“It would seem difficult for a
company to be both fluffy and dependable at the same time.”
“It’s not, for the simple reason
that many fluffy companies don’t have a lot of debt (or even a credit
rating for that matter) because no one will lend to them.”
“So, is GFF dependable?”
“Not as dependable as you might
think. They were before Mike came along, but he’s been on a borrowing
binge of late.”
“So what does all this fluffiness and
dependability do for us?” I asked.
“Well, once we compute their values,
we can plot them out. I’ve done that on this laptop computer. While
real astronomy plays out on a spherical sky, this kind of astronomy
requires everything to be flat. The quick reason for this is that while
if you travel far enough east you will end up west of where you started,
not matter how much you fluff up a company, it can’t become unfluffy.”
“The Flat Earth Society must be proud
of you; let’s see what you’ve got,” I said while I looked at
“You know how in planetariums they
usually start the show by turning down the lights so that at first the
brightest stars appear and then the sky fills with the other stars, well
I’ll do that here.”
With a few clicks, the screen on her
laptop first went completely black and then bright white dots began to
appear scattered over the screen. Then, most of the empty space slowly
filled with dimmer dots.
“Where’s the Big Dipper?” Randy
“While it’s a bit much to expect
that the financial sky would match earth’s sky,” Tara explained,
“it does have it’s own constellations. For example, I can highlight
the companies that Ken’s fund owned at the end of the first
quarter—the day before April Fool’s Day—in red.”
Tara pressed a key and several dots
turned red in the lower right-hand corner of the screen and a few clumps
of red dots appeared elsewhere.
“That looks like a toaster,” Randy
“No fooling. Those stars that make up
the ‘toaster’ constellation are the semiconductor equipment
companies that Ken owns.”
“Not to spoil anyone’s fun,” I
interrupted, “but what does all this buy us?”
“Nothing, until we set things in
motion. To put things in perspective, I’ll start by showing you one of
Lowell’s index funds.”
Tara clicked away until most of the
brighter dots on the screen turned red.
“This fund owns mainly large
companies, which is why it looks so bright.”
“Bigger is brighter,” Randy said.
“Now let’s set it in motion. Each
frame represents a single trading day.” The red dots moved slowly when
they moved at all.
“It’s like watching grass grow,”
“That’s my point. Let’s go back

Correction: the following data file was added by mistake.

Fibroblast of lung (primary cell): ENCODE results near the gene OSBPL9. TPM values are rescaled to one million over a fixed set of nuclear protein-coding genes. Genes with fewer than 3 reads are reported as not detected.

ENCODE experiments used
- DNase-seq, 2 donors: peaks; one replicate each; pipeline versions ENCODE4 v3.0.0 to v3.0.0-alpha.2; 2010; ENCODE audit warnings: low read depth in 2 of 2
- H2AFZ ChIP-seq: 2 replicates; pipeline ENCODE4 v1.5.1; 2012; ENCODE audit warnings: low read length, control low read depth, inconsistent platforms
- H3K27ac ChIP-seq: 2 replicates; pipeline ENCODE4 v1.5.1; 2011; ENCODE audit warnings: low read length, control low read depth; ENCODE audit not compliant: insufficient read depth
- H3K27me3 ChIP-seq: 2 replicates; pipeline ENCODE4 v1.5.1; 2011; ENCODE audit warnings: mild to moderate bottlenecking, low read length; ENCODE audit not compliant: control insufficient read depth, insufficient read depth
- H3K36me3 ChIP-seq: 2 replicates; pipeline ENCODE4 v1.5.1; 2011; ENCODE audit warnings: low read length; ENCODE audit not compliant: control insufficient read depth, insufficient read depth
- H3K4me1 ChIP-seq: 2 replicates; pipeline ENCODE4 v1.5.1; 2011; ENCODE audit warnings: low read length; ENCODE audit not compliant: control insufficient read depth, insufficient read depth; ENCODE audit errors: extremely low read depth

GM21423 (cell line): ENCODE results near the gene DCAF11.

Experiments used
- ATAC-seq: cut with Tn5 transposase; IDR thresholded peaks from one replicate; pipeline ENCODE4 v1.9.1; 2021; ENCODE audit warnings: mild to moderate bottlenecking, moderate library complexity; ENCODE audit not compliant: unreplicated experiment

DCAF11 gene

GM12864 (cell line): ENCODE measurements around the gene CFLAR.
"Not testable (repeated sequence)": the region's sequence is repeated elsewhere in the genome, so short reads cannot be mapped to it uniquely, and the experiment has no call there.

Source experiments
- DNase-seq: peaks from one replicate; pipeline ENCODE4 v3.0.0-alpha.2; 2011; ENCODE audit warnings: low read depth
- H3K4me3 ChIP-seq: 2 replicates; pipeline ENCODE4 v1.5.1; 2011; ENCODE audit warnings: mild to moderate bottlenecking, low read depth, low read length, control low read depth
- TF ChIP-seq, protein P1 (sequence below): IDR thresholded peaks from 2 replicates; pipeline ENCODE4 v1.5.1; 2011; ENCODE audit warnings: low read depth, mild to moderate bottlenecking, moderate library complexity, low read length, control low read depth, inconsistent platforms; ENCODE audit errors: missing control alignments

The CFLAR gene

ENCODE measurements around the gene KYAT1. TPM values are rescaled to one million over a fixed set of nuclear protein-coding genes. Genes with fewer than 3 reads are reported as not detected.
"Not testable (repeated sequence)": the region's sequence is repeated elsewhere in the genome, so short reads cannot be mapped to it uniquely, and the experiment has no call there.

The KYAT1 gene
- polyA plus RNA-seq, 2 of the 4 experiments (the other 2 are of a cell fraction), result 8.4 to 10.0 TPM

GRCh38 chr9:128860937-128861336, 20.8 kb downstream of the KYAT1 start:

to Ken’s fund and do the same thing.” More clicks. Now the red dots
jittered while they drifted lower on the screen.
“It looks like they’re being sucked
into a black hole,” Randy said.
“Yes, it sure looks that way,” Tara
“Why is this happening?” I asked.
“Beats me,” said Tara. “This
black hole, or whatever you want to call it, is our Planet X.”
“Okay,” I said. “What’s the
answer? How can we solve Lowell’s problems, make Roland happy, and get
back to Alaska for pizza on Friday, all without calling too much
attention to ourselves?”
“I don’t know,” Tara said. “I
still don’t have a unified theory of what’s going on.”
“Which means exactly what in plain
English?” I asked.
“It’s all a matter of cause and
effect. I don’t know what’s causing the companies that Ken’s
losing money on to behave strangely and beyond that I don’t know what
effect this Planet X is having on Ken himself, much less the others at
“And, not to put words into your
mouth, one effect might be for them to engage in fraudulent or otherwise
“That might not be the way any of us
would react, but given all the money that they have at stake, you have
to wonder. Still, I wouldn’t want to jump to any conclusions from this
limited information. Once we can look inside—”
“We’re getting there,” I said,
knowing that no one liked to just hang around. “This morning’s
meeting was a start. After lunch, the four of us are ‘invited’ over
to visit their mutual fund operation, which is run by Lloyd Perkins, an
unpleasant man who is Kenneth Paine’s boss.”
I quickly ran down the details of the
meeting with Tara while Randy listened for any new information that I
might reveal in my retelling of the story. Tara got a less detailed,
more serious rendition of the meeting than Randy.
“It is interesting that the company
is called The Lowell Group while this Lloyd Perkins guy is a Cabot,”
Tara said after I had recounted my conversation with Roland.
“Interesting, why?” I asked.
“It's an old Boston saying that the
Lowells only speak to the Cabots and the Cabots only speak to God.”
“Well, I guess they’ll have to
speak to us,” Randy said. “Anyway, we’ve got Zero.”
I told Tara where Lowell’s downtown
offices were and she said that she knew of a nice trattoria nearby. It
was getting close to noon, so Randy and I parted company with Tara so
that we could pick up any messages before we headed back out.
Upon entering the suite, I saw the
light flashing on the telephone. I called for messages and there was one
from Henry at the front desk. It said, “A car will be waiting for you
at a quarter to five outside Lowell’s downtown offices.” I phoned
down to see if Henry had any other details, but he was away from the
desk. I told Randy about the message and all he could say was, “Hot
Copyright 2004 by Ross M. Miller. Permission
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words or less provided a citation is made to RiggedOnline.com.